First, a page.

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The Development of Attachment and Affiliative Systems. The papers which resulted from this effort not only reflect a recent intensity of research in this area, but also highlight a mounting need for ask ing questions across disciplines and for integrating theories. The sponsor of the workshop was the Developmental Psychobiology Research Group DPRG of the Department of Psychiatry, University of Colorado Medical School, a group which itself is interdisciplinary and which has met regularly since to criticize research, ask questions, and discuss findings.

In , the Group was awarded an endowment fund by the Grant Foundation after a request for a proposal initiated by Philip Sapir and Douglas Bond. The aims of this fund are to facilitate the research of young investigators, to encourage new research, and to provide seed money for collaborative ventures. Much of what is reported here results from that support. Thus, happily, not only are the contributions timely by virtue of converging on an important topic, but they also commemorate more than five years of Grant Foundation support.

Once the topic was chosen, a small number of guests were invited to participate. The papers of Timiras, Sackett, Konner, and Lamb represent dif fering perspectives from neurobiology, primatology, cultural anthropology, and social psychology. Animal Models in Developmental Psychobiology.

Some Previous Efforts to Define Temperament.

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Temperament and Attachment. The previous ones Research results weren't published further and got like the relationship theory into oblivion in the DDR in the subsequent years. In the s, problems with the emphasis on attachment as a trait a stable characteristic of an individual rather than as a type of behaviour with important organising functions and outcomes, led some authors to consider that "attachment as implying anything but infant-adult interaction [may be said to have] outlived its usefulness as a developmental construct This way of thinking saw the secure base concept the organisation of exploration of an unfamiliar situation around returns to a familiar person as "central to the logic and coherence of attachment theory and to its status as an organizational construct.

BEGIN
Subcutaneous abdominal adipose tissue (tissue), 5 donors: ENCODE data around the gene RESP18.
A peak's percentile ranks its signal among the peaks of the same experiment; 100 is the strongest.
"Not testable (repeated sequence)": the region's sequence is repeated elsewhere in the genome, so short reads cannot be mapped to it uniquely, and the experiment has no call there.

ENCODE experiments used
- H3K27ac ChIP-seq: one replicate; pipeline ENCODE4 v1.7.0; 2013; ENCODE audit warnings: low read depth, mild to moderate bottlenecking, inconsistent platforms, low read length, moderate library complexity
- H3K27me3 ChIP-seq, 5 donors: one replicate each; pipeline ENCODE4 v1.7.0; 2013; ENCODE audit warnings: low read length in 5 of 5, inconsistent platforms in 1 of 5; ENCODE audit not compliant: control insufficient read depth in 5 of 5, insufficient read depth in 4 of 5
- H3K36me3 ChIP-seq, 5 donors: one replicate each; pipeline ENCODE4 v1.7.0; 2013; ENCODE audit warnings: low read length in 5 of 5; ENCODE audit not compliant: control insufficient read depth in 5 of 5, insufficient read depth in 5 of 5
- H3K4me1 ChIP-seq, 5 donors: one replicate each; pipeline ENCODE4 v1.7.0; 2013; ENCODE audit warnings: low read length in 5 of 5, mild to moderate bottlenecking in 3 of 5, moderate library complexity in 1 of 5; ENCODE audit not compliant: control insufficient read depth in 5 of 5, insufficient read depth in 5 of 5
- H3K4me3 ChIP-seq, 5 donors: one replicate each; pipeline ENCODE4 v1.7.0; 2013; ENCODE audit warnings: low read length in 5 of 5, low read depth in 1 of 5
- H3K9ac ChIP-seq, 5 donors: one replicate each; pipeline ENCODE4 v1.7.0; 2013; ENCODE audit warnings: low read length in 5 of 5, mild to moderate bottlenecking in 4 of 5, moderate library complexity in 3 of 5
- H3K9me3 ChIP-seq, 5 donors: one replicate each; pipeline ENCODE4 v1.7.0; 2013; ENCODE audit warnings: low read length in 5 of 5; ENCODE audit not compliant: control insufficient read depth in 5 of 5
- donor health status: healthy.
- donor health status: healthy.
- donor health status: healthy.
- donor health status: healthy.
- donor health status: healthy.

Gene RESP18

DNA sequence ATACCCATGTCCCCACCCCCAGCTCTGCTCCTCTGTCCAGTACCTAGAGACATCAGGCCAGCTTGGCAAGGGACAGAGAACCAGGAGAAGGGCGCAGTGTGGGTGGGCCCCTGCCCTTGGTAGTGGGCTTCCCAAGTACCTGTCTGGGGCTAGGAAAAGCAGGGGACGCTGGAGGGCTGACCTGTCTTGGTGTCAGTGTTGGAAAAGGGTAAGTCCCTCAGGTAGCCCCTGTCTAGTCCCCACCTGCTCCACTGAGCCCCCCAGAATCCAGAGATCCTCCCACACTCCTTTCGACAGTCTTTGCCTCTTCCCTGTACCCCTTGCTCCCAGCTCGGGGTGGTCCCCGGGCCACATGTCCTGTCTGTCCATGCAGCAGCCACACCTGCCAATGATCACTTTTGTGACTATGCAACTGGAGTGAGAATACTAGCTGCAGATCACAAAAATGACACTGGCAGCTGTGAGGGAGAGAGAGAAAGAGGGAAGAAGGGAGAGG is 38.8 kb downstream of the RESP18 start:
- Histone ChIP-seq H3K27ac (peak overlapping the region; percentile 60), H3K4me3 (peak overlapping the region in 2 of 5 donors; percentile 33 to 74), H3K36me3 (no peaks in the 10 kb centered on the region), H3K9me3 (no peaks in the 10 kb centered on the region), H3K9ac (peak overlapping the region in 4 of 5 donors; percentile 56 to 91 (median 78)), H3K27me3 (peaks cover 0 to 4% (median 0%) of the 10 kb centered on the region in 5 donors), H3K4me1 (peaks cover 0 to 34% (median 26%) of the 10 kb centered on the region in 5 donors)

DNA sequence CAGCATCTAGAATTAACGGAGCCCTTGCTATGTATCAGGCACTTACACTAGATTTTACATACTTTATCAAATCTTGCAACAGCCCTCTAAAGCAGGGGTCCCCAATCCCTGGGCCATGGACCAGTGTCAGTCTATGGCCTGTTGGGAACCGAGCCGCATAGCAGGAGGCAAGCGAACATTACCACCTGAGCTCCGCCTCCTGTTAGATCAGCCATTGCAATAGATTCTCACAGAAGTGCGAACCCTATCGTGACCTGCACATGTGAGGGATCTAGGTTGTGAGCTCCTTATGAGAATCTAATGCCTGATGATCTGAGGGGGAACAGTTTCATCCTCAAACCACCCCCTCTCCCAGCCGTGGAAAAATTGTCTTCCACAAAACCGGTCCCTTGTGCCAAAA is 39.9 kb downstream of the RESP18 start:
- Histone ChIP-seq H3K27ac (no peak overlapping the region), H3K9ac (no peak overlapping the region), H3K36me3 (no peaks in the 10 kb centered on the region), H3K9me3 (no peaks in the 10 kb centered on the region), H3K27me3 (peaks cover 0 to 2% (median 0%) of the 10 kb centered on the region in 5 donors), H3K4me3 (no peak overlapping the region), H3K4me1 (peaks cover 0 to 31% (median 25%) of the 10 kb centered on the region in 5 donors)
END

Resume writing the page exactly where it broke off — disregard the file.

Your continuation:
From an early point in the development of attachment theory, there was criticism of the theory's lack of congruence with the various branches of psychoanalysis. Like other members of the British object-relations group, Bowlby rejected Melanie Klein 's views that considered the infant to have certain mental capacities at birth and to continue to develop emotionally on the basis of fantasy rather than of real experiences. But Bowlby also withdrew from the object-relations approach exemplified, for example, by Anna Freud , as he abandoned the "drive theory" assumptions in favor of a set of automatic, instinctual behaviour systems that included attachment.

Bowlby's decisions left him open to criticism from well-established thinkers working on problems similar to those he addressed. Ethologists expressed concern about the adequacy of some of the research on which attachment theory was based, particularly the generalisation to humans from animal studies. Ethologists and others writing in the s and s questioned the types of behaviour used as indications of attachment, and offered alternative approaches. For example, crying on separation from a familiar person was suggested as an index of attachment.

Some ethologists pressed for further observational data, arguing that psychologists "are still writing as if there is a real entity which is 'attachment', existing over and above the observable measures. Robert Hinde expressed concern with the use of the word "attachment" to imply that it was an intervening variable or a hypothesised internal mechanism rather than a data term. He suggested that confusion about the meaning of attachment theory terms "could lead to the 'instinct fallacy' of postulating a mechanism isomorphous with the behaviours, and then using that as an explanation for the behaviour".